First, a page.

As we will soon see, $\mathbf{Para}$ works the same way, but instead of forming a graded monoid, it forms a graded category.

Free categories

Before we look at free graded categories, let’s first look at how to work with a plain free category. I’ve used them in another previous blog post. A nice trick that I’ve learned from André Videla is that we can use Idris notation for lists with free categories too, we just need to name the constructors appropriately.

Graph : Type -> Type 
Graph obj = obj -> obj -> Type 

-- The category of types and functions
Set : Graph Type
Set a b = a -> b

namespace Cat
  data Path : Graph obj -> Graph obj where 
    -- Empty path
    Nil : Path g a a
    -- Add an edge to the path 
    (::) : g a b -> Path g b c -> Path g a c

While vectors form graded monoids, matrices form categories.

  Matrix : Graph Nat 
  Matrix n m = Fin n -> Fin m -> Double 
  mat1 : Matrix 2 3 
  mat2 : Matrix 3 1 

  matrixPath : Path Matrix 2 1
  matrixPath = [mat1, mat2]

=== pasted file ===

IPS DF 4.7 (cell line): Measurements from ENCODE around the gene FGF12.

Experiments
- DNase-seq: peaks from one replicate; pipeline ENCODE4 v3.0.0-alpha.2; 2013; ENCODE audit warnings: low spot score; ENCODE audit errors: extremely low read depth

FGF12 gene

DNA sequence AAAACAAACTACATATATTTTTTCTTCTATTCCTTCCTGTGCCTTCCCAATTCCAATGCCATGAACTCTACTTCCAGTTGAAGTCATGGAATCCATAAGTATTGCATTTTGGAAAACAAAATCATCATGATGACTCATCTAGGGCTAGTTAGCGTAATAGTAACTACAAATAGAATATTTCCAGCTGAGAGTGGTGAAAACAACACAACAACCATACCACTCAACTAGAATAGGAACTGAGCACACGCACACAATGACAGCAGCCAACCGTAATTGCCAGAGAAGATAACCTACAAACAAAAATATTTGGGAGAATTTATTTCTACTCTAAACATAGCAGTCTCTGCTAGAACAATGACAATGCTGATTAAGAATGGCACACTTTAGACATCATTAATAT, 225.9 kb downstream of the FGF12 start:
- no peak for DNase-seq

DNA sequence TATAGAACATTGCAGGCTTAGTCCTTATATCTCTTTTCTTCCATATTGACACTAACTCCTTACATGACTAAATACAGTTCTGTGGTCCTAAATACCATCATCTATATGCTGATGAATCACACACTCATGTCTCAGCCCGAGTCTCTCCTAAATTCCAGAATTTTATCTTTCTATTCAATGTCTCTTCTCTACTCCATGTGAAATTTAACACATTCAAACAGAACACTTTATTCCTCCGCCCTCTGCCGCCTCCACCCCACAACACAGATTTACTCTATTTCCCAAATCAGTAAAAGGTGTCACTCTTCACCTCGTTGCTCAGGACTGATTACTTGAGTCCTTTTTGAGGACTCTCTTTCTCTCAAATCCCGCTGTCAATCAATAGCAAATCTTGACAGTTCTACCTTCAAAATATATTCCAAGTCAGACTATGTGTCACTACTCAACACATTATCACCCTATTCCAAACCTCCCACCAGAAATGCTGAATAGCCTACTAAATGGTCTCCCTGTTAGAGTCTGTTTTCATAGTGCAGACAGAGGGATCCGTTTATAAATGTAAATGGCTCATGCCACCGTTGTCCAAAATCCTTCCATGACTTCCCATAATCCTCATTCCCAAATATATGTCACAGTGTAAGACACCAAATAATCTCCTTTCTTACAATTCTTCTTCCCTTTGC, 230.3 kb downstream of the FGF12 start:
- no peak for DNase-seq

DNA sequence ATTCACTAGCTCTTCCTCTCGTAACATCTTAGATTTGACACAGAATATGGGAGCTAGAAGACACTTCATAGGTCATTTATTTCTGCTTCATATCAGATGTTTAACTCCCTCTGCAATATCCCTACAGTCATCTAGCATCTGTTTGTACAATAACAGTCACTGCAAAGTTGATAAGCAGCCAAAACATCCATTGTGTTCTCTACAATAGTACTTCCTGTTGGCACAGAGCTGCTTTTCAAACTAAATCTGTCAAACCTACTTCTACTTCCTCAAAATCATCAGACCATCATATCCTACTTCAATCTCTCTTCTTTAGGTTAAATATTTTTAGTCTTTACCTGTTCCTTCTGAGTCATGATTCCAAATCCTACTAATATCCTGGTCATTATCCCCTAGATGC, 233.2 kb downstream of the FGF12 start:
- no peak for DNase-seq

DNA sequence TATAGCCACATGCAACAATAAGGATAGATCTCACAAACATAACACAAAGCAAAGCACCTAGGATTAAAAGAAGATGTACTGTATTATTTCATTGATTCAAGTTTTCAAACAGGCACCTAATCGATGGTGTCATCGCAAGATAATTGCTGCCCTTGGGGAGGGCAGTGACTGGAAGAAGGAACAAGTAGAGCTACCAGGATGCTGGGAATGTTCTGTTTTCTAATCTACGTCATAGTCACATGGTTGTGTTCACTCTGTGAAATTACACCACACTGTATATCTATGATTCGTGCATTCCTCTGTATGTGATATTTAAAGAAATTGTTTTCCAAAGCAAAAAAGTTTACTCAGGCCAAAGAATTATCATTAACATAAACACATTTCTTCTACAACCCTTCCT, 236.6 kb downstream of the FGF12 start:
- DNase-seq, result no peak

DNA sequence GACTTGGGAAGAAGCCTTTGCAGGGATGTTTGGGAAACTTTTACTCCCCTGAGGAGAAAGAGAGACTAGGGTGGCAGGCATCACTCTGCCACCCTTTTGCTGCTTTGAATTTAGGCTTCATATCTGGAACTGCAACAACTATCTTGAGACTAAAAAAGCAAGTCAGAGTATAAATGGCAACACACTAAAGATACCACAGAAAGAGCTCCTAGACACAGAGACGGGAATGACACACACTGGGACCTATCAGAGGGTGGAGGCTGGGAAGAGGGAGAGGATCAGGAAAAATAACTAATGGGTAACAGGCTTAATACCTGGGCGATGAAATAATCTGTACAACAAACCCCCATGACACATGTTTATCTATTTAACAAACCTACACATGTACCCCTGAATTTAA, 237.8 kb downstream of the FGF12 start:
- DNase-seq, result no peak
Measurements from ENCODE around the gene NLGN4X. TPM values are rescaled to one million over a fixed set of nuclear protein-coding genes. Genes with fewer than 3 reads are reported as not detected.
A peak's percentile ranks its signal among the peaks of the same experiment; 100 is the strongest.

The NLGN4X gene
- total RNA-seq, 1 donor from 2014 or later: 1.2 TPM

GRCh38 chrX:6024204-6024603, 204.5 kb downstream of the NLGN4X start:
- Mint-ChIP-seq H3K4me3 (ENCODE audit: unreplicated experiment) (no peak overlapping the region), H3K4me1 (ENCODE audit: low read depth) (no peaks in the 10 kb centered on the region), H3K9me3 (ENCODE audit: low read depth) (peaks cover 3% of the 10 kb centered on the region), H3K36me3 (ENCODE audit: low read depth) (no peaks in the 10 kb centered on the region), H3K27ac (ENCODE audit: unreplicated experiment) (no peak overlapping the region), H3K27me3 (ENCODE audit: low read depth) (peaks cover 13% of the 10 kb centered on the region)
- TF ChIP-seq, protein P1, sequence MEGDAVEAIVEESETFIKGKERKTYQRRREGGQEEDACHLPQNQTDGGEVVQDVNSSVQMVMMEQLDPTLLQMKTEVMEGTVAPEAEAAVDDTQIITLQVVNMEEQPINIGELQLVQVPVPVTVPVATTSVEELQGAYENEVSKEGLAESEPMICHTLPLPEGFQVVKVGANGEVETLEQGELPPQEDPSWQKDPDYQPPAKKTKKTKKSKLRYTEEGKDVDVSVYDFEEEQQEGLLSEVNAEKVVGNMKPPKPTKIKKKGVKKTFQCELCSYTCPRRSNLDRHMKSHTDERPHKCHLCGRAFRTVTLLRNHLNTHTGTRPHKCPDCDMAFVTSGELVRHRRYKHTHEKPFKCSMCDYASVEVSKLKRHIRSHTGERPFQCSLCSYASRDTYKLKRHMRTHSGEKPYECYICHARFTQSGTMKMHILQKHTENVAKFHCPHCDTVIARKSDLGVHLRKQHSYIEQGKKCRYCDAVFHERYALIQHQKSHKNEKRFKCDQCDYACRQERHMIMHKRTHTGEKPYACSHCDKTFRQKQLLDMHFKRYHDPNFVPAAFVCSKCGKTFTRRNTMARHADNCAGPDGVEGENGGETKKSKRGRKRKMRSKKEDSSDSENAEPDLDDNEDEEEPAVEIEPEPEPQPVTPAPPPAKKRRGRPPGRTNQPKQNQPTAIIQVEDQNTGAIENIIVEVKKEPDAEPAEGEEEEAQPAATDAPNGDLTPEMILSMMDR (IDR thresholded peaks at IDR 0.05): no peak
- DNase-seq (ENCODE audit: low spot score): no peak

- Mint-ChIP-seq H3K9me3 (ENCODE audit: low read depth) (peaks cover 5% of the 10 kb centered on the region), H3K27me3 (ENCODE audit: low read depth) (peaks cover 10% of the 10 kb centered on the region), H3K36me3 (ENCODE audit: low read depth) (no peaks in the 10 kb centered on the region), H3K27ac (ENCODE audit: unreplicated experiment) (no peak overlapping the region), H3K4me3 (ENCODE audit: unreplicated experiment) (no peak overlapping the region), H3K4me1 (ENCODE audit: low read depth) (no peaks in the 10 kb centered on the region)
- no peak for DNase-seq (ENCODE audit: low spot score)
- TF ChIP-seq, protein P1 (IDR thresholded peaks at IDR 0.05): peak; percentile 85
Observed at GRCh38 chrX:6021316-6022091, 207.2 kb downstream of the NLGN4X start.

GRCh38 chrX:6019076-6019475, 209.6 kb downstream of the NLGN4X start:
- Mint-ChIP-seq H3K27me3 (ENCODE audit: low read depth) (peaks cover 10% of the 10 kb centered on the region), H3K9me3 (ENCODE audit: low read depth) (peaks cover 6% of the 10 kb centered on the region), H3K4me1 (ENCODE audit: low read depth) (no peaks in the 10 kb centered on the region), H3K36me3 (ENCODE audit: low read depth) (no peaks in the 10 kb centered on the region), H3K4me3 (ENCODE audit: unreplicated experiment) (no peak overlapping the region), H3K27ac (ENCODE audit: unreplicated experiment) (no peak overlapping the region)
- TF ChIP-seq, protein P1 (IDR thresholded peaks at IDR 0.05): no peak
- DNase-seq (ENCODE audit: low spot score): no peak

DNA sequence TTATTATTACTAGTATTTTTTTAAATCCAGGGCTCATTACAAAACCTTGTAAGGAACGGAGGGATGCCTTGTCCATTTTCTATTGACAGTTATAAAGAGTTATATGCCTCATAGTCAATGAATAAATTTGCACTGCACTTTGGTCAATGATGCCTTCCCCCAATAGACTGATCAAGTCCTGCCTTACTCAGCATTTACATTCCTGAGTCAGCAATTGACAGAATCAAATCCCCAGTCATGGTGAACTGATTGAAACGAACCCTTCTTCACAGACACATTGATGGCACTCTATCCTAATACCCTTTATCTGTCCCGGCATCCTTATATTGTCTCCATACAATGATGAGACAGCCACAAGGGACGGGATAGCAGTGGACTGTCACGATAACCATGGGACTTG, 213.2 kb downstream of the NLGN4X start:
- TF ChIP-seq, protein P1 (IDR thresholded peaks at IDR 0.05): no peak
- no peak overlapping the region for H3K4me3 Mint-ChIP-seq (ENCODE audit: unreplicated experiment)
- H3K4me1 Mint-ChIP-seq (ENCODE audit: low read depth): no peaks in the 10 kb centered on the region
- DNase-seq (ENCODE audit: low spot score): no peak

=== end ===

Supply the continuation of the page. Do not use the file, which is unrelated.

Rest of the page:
-- matrixPath = mat1 :: mat2 :: Nil

Just as we did at the start of the blog post, we are using the inbuilt syntactic sugar to represent a list of edges. We will now generalise from free paths to their parameterised variant!

Free graded categories

A free graded category looks not unlike a free category, except now we are accumulating an additional parameter, just as we did with graded monoids:

ParGraph : Type -> Type -> Type 
ParGraph par obj = par -> obj -> obj -> Type 

-- A free graded path over a parameterised graph
data GPath : ParGraph par obj -> ParGraph (List par) obj where 
  -- Empty path, with an empty list of grades
  Nil : GPath g [] a a 
  -- Add an edge to the path, and accumulate its parameter
  (::) : {g : par -> obj -> obj -> Type} -> {a, b, c : obj} 
    -> g p a b -> GPath g ps b c -> GPath g (p :: ps) a c 

So a graded path will take in a parameterised graph, and give back a path of edges with an accumulated parameter. Where could we find such parameterised graphs? This is where the Para construction comes in. Para takes a category $\mathcal C$, an action of a monoidal category $\mathcal M \times \mathcal C \to \mathcal C$, and gives us a parameterised category over $\mathcal C$.